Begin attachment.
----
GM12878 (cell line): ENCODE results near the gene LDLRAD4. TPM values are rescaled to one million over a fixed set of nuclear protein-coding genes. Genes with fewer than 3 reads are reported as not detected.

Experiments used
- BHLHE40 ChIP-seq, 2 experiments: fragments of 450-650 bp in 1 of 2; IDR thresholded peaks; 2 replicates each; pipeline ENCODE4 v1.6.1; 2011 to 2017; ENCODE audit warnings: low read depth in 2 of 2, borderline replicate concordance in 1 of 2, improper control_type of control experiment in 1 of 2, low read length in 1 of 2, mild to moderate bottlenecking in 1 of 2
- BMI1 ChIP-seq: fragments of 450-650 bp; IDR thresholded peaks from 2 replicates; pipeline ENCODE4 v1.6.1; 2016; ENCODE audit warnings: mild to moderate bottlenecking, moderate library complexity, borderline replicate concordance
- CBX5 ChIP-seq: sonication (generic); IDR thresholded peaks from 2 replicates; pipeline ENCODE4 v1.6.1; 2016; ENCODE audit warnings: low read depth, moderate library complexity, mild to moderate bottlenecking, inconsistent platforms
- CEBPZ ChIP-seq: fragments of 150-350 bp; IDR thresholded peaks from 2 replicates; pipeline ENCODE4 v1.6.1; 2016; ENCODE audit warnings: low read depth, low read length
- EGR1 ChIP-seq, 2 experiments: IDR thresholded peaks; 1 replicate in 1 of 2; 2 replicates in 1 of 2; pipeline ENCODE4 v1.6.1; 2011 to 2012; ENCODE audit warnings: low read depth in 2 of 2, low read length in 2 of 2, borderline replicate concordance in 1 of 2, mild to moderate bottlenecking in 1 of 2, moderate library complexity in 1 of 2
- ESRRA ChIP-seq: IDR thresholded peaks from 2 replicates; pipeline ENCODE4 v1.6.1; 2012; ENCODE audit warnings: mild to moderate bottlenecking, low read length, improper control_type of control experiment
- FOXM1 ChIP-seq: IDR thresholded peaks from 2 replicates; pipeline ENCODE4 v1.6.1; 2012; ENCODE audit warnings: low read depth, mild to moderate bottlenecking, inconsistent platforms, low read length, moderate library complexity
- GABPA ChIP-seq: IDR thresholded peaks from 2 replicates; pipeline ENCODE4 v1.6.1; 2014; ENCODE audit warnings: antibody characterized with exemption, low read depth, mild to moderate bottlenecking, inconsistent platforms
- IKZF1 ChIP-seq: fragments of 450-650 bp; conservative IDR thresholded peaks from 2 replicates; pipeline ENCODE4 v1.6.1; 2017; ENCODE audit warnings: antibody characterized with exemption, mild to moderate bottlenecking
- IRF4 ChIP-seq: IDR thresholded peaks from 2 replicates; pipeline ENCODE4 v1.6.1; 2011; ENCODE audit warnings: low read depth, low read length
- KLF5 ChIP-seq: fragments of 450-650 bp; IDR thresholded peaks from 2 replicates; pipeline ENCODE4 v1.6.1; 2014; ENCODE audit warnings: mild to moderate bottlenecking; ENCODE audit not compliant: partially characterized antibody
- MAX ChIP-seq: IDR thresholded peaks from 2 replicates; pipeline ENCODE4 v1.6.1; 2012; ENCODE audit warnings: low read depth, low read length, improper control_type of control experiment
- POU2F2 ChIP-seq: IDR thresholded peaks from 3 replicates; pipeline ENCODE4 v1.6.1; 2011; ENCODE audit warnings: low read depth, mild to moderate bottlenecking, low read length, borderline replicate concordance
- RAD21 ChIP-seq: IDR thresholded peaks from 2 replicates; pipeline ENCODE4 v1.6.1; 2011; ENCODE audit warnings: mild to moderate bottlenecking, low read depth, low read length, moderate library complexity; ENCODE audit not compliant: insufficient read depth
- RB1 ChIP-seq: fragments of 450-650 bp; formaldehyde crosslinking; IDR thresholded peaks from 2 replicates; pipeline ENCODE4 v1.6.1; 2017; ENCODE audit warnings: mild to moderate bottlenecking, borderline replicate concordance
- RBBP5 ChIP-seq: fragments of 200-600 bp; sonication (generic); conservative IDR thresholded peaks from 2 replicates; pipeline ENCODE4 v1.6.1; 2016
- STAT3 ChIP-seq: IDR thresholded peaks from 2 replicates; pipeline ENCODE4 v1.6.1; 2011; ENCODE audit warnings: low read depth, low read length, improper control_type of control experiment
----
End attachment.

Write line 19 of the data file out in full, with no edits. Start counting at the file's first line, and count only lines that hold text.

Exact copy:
- STAT3 ChIP-seq: IDR thresholded peaks from 2 replicates; pipeline ENCODE4 v1.6.1; 2011; ENCODE audit warnings: low read depth, low read length, improper control_type of control experiment